The final Assignment is an ongoing process with no end date.  I have started on the next part of my photographic journey and even though I have learned many things there is one important lesson that stands out above all of them. 

No matter what happens in the future I will never improve as a photographer unless I keep taking photographs.  Not just any old photographs, I need to focus on my chosen genre and then push myself as hard as I can.  Being in my comfort zone isn't going to get me anywhere nor dropping out of my comfort zone now and then either.  Each challenge I set myself from this point forward has to be out of my comfort zone and to a further extent than the previous one.

I am working on a set of goals for the next 12-24 months.  Once finalised I will post then here and then provide updates.  By doing this in public there is more chance I will actually do it :-)

Saturday, 7 May 2011

TPI - Assignment 11

This is where I had to put everything I had learned into practice and produce a set of images.  The whole process from start to finish.  Everything from the initial concept, visualisation, taking the images, processing and then selecting the best ones for a "no holds barred" review.

Ideally I would have liked to have completed a portfolio of Portraits but I knew it would be time consuming getting subjects lined up.  (I will do this in the near future).   My second choice was Seascapes which was made a lot simpler as I live on the coast.  Also, unlike portraits I could go and get the images whenever I wanted.  The only factors I had to consider where sunrise/sunset times and the tidal charts.

On reflection, I probably spent more time working on the presentation of the images rather than the actual process of taking the images.  I wanted to display my set of images in a consistent way, after all, the images where to be a set and I wanted them to look like that in every possible way.  Having said that I actually ended up with five long exposures and one normal exposure.  I guess that's down to artistic license ! 

Having spent so much time learning all of the science and technology of photography it was a welcome break to simply go out and take pictures.  I'm not saying that I ignored the "maths" but I think a lot of it is now almost second nature and so not getting in the way.  I tried to focus more on aspects such as composition, leading lines, contrast etc.  I'm also less trigger happy now, I used to snap away all over the place and come home with hundreds of images to process.  Now, with the aid of pre-visualisation, scouting for locations (and knowing where the sun is going to be) I pretty much know exactly what I am going to shoot, therefore, far fewer images to process.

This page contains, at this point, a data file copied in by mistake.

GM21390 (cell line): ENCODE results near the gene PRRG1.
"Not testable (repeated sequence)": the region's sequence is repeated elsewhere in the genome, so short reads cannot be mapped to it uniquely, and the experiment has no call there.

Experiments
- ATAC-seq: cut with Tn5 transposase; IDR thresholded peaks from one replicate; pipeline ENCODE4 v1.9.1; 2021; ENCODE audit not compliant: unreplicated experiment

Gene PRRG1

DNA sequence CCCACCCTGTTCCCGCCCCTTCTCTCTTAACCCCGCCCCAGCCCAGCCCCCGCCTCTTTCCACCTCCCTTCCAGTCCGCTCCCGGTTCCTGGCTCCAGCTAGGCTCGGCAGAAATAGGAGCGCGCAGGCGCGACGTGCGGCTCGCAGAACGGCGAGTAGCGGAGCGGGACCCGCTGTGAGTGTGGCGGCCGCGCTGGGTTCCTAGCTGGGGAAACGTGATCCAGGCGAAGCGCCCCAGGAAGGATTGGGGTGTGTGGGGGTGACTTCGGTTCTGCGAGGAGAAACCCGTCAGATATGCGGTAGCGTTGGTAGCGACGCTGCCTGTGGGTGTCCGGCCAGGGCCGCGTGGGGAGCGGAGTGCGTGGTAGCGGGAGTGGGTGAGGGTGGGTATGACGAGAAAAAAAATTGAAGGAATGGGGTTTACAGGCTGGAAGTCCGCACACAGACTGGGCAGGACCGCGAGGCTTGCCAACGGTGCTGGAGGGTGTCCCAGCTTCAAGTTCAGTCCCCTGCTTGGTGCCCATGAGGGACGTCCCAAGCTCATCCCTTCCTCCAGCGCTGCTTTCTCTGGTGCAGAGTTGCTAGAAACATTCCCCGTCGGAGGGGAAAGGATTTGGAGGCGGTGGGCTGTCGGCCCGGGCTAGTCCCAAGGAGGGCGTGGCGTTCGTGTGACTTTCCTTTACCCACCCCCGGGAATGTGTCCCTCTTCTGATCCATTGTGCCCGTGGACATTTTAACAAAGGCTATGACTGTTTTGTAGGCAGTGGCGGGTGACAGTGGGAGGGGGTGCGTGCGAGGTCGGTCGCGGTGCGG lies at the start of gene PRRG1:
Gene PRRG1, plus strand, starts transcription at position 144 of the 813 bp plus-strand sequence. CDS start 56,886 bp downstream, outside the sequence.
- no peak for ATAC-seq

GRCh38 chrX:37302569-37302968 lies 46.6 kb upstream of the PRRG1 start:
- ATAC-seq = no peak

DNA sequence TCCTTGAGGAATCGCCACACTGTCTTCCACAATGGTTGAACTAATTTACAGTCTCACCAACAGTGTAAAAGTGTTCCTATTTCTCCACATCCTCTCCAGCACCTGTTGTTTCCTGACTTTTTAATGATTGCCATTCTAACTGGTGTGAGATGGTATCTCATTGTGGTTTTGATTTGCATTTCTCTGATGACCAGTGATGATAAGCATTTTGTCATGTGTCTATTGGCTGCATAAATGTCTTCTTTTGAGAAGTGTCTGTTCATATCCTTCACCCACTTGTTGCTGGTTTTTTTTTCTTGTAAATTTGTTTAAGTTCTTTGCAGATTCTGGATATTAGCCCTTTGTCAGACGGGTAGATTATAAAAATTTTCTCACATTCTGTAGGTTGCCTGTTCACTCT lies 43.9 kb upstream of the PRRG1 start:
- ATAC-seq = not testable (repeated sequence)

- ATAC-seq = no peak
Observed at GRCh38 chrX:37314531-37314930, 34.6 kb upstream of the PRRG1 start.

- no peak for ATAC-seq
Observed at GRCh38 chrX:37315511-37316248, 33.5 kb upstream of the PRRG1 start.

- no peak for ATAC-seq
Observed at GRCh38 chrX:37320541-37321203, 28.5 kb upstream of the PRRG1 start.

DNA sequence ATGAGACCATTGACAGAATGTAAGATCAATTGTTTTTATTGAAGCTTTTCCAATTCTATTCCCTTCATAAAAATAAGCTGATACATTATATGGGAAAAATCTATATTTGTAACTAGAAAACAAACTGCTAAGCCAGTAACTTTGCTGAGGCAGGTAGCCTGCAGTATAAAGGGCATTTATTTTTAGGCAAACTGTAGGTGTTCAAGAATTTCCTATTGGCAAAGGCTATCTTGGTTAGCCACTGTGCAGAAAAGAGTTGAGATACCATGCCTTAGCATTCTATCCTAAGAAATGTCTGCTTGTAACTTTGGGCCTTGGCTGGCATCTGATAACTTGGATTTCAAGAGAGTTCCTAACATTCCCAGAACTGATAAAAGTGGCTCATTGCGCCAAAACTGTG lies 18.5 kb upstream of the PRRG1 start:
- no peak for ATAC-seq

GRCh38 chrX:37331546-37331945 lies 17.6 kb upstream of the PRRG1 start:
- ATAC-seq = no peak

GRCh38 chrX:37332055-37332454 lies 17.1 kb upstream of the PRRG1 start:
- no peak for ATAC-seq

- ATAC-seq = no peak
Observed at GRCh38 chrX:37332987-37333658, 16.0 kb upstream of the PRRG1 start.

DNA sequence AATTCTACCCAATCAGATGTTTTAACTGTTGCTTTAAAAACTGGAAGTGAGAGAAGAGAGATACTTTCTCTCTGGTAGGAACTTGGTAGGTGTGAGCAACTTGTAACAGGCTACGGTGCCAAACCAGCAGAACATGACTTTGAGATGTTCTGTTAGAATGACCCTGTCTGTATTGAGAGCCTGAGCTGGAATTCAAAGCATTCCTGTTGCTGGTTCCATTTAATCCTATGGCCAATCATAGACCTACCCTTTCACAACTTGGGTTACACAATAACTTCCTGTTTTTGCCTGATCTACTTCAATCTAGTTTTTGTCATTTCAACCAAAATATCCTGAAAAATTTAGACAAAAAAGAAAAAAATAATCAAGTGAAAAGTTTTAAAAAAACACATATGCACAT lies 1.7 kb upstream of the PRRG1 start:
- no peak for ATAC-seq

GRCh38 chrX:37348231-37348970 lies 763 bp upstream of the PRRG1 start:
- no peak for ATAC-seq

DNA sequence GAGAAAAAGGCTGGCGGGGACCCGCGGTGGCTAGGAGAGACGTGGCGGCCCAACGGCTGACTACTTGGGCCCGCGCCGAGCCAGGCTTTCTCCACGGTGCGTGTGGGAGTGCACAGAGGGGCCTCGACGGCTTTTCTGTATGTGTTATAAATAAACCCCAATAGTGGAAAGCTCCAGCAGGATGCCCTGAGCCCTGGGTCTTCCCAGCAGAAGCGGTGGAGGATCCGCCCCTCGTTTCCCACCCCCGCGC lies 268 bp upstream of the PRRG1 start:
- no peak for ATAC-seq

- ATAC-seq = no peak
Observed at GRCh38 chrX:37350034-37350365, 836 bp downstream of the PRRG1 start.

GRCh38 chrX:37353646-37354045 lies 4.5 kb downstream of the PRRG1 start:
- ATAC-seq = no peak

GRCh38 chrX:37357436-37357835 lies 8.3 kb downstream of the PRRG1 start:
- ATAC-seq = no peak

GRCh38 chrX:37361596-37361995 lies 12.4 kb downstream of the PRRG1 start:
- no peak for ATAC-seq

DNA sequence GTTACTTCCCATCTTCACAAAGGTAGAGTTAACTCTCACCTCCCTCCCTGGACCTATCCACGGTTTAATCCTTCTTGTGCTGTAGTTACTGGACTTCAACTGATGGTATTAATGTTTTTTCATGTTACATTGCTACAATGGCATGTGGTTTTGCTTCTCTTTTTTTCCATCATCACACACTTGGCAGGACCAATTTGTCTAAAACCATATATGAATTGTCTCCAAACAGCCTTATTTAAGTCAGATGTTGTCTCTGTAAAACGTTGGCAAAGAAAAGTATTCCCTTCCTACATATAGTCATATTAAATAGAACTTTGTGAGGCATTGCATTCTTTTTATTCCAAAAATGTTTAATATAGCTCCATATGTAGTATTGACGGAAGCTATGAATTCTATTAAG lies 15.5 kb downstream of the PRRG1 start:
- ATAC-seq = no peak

When you are sat in front of your PC post processing hundreds of images it is important to have a good efficient workflow.  My process has developed quite a lot while following this course but I'm still hindered by the 80-20 rule, i.e. rejecting the poor images (80%) can be relatively quick but then deciding which of the 20% you are going to keep can take forever.  Then there is the dilemma of keeping or deleting the rejects.  I have (on several occasions) reviewed previous work and picked out images that were overlooked first time around.  (Tip - regularly look through your previous work, it's great to see how much you have improved).

So, you've completed post processing and gone from 100 images to 10 but you only want to showcase 6 of them.  "You'll be remembered by your weakest image so it is important that they are all top drawer", this is what I have been telling my self constantly as it is the first thing you will hear when researching "how to create a portfolio".  It's great to get into this way of working and I'm quite comfortable now with my workflow and find it easy to discard unwanted images.  However, there is a down side.  When you spend so much time looking at your images you can start to get bored of them.  Sounds strange but its true.  By the time I had selected my final 6 images I was starting to doubt myself and the images and even thought about starting over.   

This is where your confidence needs a little boost and the quickest way to do this is to have someone else look your images.  So, I uploaded a few of them onto flickr and I didn't have to wait long before some positive comments appeared.  Simple, problem solved.  But as with all photographers you'll never capture the perfect image because once you do you want to get straight back out there and get a better one.

I was (without sounding modest) expecting a decent score as I put a lot of effort into the images and also the write up completed for each one.  The 10/10 was very pleasing but again the detailed feedback was much more valuable to me.

The final assignment doesn't require submission but I will be completing it anyway and reporting back on here. 

So that's it, I've completed the Photography Institutes'  "Professional Photography Course".